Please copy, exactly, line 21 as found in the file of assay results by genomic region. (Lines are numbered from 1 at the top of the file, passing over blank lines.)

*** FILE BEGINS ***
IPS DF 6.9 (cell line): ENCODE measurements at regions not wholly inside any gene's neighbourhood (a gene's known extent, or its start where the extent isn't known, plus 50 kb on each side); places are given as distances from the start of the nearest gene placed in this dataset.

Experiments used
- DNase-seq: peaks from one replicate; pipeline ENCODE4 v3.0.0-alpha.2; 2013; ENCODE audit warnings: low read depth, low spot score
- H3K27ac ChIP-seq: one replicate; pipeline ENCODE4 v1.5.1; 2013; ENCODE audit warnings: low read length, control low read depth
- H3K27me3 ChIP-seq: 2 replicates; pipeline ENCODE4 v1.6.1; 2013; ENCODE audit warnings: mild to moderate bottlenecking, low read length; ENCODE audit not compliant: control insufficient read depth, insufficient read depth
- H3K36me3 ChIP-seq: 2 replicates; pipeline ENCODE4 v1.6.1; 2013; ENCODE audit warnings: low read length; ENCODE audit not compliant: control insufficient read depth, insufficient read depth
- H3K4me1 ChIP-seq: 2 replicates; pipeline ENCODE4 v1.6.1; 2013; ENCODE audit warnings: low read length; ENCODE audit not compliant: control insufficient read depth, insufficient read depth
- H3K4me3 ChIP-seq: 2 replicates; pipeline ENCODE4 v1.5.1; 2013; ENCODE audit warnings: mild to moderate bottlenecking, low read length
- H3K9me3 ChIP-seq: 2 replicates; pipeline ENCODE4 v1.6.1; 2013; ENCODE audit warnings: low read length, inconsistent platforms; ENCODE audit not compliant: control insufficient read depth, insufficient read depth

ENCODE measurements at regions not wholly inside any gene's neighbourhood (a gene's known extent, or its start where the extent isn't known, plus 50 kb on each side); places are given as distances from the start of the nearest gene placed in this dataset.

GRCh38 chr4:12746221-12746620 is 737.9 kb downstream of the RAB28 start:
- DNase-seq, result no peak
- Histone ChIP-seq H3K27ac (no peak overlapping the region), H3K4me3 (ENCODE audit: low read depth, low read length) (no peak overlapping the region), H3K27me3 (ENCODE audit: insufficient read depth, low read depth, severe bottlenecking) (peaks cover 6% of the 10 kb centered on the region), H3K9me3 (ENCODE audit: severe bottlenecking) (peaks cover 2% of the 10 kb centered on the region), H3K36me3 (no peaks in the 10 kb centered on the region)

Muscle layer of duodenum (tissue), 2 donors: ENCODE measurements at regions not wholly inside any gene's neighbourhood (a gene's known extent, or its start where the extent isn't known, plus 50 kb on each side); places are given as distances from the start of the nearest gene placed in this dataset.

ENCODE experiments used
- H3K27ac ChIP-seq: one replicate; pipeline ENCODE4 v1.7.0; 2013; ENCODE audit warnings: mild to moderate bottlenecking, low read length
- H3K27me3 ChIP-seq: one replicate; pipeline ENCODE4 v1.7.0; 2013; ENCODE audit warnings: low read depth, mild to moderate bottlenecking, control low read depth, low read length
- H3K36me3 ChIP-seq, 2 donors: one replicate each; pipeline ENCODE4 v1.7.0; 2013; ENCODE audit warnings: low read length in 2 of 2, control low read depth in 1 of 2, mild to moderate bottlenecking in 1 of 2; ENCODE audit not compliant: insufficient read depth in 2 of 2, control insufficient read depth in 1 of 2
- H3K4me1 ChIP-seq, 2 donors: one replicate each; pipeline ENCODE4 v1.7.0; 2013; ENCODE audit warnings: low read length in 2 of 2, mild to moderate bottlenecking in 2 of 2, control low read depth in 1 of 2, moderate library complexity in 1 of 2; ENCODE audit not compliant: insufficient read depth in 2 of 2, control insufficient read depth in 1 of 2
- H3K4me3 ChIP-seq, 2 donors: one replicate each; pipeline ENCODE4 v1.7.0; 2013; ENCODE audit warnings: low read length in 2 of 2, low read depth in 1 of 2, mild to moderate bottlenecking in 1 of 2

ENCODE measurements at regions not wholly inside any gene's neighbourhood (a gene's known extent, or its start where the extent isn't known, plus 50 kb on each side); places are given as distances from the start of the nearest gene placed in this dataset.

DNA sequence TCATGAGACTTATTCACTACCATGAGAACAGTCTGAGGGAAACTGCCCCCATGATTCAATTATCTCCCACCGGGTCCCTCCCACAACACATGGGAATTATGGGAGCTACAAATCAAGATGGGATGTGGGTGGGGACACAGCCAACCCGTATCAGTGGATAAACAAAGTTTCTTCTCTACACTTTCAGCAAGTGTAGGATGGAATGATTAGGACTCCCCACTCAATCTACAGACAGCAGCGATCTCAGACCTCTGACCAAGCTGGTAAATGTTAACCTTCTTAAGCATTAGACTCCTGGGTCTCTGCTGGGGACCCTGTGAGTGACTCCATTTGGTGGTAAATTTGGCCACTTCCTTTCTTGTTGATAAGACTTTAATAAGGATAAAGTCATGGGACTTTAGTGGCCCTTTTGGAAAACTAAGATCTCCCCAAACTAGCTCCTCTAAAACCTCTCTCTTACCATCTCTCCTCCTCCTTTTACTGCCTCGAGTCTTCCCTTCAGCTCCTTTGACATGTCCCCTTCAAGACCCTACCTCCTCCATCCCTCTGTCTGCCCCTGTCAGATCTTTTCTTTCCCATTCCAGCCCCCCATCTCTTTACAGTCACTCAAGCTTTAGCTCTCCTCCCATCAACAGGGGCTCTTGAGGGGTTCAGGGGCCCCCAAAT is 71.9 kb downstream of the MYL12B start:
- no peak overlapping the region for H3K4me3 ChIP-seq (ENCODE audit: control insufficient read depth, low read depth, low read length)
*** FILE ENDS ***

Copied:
ENCODE measurements at regions not wholly inside any gene's neighbourhood (a gene's known extent, or its start where the extent isn't known, plus 50 kb on each side); places are given as distances from the start of the nearest gene placed in this dataset.